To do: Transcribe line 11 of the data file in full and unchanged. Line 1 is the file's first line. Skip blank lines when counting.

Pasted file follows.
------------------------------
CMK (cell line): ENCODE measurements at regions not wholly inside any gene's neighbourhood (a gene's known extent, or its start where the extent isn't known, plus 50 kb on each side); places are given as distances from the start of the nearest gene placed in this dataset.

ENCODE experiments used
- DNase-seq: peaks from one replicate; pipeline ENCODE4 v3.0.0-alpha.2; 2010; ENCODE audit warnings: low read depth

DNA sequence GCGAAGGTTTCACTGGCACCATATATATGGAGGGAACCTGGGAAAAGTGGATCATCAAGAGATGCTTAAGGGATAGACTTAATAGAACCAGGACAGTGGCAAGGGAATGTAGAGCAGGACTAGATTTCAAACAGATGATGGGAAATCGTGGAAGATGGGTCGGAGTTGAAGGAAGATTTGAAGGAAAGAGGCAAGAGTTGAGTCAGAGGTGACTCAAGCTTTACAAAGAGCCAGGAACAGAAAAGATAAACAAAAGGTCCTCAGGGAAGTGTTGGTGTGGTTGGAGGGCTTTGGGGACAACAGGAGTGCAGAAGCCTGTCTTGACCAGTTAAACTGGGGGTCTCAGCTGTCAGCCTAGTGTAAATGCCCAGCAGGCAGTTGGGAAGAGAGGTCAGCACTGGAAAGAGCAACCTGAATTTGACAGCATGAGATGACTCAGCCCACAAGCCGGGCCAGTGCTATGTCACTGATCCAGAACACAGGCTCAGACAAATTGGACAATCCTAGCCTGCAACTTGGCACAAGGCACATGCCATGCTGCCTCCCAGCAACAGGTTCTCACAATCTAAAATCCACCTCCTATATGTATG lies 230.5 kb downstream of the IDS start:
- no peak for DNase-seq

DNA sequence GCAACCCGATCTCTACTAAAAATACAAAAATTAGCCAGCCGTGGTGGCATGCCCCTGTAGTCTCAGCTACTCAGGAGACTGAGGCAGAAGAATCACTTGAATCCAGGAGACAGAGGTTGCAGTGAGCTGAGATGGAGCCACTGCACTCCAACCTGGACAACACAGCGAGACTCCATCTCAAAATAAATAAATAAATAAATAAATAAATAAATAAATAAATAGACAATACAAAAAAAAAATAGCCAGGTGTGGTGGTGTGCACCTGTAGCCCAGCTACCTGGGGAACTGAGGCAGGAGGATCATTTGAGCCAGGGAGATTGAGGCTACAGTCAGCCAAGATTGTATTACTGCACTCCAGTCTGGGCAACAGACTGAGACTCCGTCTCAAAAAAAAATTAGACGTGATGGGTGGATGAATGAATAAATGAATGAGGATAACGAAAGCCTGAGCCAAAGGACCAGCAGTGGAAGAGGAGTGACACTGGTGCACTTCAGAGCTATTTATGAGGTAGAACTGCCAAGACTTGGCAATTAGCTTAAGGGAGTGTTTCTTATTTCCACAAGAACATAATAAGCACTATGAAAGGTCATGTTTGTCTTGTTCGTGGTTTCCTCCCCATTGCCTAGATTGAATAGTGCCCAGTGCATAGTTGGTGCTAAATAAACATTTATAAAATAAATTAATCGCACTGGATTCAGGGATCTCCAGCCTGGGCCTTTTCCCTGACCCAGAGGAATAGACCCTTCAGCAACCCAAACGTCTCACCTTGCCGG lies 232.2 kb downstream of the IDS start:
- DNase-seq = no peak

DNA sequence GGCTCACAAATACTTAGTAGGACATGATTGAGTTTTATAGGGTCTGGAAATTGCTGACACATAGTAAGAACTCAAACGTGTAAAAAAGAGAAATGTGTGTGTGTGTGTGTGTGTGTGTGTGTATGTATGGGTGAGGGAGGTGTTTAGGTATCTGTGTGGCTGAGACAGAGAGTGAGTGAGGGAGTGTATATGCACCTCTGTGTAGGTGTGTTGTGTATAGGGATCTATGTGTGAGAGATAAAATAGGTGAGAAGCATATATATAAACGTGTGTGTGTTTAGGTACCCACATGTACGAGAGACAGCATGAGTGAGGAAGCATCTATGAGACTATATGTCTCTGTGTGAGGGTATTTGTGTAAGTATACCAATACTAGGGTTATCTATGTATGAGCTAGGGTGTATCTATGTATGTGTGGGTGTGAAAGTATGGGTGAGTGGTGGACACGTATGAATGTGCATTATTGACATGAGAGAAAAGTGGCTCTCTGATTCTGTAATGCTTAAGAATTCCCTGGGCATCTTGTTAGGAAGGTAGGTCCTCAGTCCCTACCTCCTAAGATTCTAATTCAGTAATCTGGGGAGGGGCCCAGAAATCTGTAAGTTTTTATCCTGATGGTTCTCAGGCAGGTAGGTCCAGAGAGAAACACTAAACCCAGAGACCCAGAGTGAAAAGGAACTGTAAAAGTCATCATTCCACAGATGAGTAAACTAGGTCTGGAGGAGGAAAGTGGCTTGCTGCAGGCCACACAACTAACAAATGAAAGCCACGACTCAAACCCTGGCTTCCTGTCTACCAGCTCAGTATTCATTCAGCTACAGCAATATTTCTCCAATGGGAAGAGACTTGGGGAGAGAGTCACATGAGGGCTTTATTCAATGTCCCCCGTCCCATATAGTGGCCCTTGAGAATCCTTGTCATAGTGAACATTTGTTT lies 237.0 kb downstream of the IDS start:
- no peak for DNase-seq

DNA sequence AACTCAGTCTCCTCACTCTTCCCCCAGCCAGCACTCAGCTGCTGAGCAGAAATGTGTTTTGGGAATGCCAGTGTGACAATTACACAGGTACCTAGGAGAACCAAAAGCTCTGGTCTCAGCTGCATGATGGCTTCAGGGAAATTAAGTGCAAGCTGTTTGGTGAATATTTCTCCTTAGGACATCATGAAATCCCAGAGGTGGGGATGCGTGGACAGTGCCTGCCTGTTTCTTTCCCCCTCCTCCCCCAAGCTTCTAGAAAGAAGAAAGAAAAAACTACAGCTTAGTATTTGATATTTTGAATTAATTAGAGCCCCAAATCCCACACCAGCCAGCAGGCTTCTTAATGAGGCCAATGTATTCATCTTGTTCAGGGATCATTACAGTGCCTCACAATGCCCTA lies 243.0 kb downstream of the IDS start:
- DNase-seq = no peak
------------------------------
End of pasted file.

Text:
- DNase-seq = no peak